Phil Ley 1933-2015

Phil Ley died of prostate cancer last February at the age of 81 in Sydney. He was a brilliant psychologist, a talented researcher, and an expert in psychometric and statistical methods.

Phil was born in 1933 and went to school in Birkenhead. After obtaining an honours degree in psychology at the University of Manchester, he completed clinical training in 1956 at the Institute of Psychiatry in London and was awarded a PhD by the University of Liverpool in 1969 for his research into doctor­-patient communication, about which he had already published a book with Michael Spelman.

In the 1960s Phil worked with Ralph Hetherington on the postgraduate Diploma in Applied Psychology programme at Liverpool University, and this became a very stable and nationally renowned course under their leadership. When Ralph retired in 1973, Phil became head of the Liverpool course until his move in 1977 to the University of Queensland as a Reader in Psychology. In 1980 he was appointed to a chair at the University of Sydney, becoming Head of Department in 1985.He retired from full time academic work in the late 1980s because of deteriorating eyesight, but characteristically he maintained a strong interest and involvement in psychological matters.

Many of the graduates of the original Liverpool clinical psychology programme will not have seen Phil for over 40 years, although several did visit him in Australia. Even so, many remember him with great affection, admiration and respect. This recollection of Phil was resoundingly echoed by his colleagues at the University of Sydney where a memorial meeting was held shortly after his death. Phil’s abilities and personal qualities made him very well known, hugely popular, and highly valued amongst his psychological and medical colleagues. He was an inspiration and mentor to scores of students and colleagues alike, in their lives and in their careers.

His general approach to life and work was somewhat unconventional and was characterised by a combination of enthusiasm, cynicism, charm, friendliness and joviality, but with the occasional touch of belligerence. He had a great passion for wine and ‘good’ food and passed on his recommendations to students and colleagues, along with where to buy a good malt whisky, and which raunchy books to read. There was also a soft side to Phil that was not often shown. He had a very warm and close relationship with his wife Stella, with his children Tim and Susan, and with his grandchildren, and he was supportive of those trainees who came from less privileged backgrounds.

Phil published two influential books, Doctor-Patient Communication, and Quantitative Aspects of Psychological Assessment. The former covered topics such as the readability of medical leaflets, compliance with medical advice, and how to give bad news to patients; it went through several editions. In 1976 he updated his second book and made it freely available on the internet. He was also responsible for over 50 publications in scientific and professional journals, and for 30 chapters in edited books. Most of his papers and chapters followed the same topics as his books, but he also published papers on obesity, bipolar disorders, depression, reliability of psychiatric diagnosis, and pain. He was regularly approached for help by clinical researchers because of his statistical skills and his renowned generosity in making these skills available to others. Internationally, Phil’s reputation led to his membership of government advisory groups and working parties in the UK, USA and Australia on such diverse topics as swimming pool safety, obesity, readability and improvement of medical warning labels, deep sleep therapy, registration of psychologists, and hospital complaints.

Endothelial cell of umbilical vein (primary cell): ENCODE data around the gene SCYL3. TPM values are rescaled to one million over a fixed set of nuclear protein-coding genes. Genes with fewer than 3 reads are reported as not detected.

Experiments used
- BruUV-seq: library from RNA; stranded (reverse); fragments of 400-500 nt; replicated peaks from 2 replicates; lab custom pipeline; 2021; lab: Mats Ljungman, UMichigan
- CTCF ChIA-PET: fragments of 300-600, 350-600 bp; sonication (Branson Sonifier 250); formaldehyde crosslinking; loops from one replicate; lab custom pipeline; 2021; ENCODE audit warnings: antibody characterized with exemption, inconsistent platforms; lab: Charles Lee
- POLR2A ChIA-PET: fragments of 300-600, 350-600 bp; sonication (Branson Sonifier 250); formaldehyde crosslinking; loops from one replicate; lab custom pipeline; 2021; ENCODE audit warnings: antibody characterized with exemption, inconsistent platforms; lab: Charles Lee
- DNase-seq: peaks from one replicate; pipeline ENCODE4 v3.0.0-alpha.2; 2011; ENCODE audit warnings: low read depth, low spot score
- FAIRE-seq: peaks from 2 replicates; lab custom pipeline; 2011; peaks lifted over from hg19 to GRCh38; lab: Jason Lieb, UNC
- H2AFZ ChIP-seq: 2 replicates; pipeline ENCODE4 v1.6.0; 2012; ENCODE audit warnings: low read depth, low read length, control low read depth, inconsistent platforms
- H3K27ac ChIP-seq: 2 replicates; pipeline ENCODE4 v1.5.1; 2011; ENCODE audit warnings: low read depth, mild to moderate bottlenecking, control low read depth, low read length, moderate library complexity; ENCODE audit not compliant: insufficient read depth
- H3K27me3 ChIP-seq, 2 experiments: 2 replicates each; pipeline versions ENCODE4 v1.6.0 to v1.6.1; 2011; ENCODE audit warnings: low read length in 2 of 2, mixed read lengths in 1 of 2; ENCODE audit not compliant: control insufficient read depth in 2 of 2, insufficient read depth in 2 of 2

While he was a staunch early advocate of behaviour therapy and of its application by clinical psychologists, his main academic contribution was to demonstrate the relevance and importance of psychology in general medicine, especially doctor-patient communication, at a time when most psychologists were working solely in psychiatric institutions and busying themselves in assessing IQ and personality with instruments of dubious validity. Phil’s work provided a major impetus to the origin and development of the discipline of health psychology.  He was truly a master of applied psychology and, with good reason, prided himself on keeping up-to-date with research in general and with areas of experimental psychology which might have had useful practical applications in his own important fields of interest. In a more general sense, perhaps his foremost contribution was his modelled insistence on writing about research with the primary emphasis on clarity without the use of obscure phrasing and unexplained technical terms. For many, he was a master of the readability of scientific research reports.

Although Phil was an eminent, influential and highly innovative academic clinical psychologist, he was no ‘prima donna’ self-publicist. He was very unassuming and what you saw was what you got. Furthermore, he was always able to see the funny side of things and did not take himself or life too seriously.

So many of us wish to say goodbye and thanks to Phil. Your colleagues, students and your friends thank you for all the wisdom, support and good humour which you showed to us over the years. You may have gone, but we will continue to benefit from having known you and from the important lessons which you passed on to us. 

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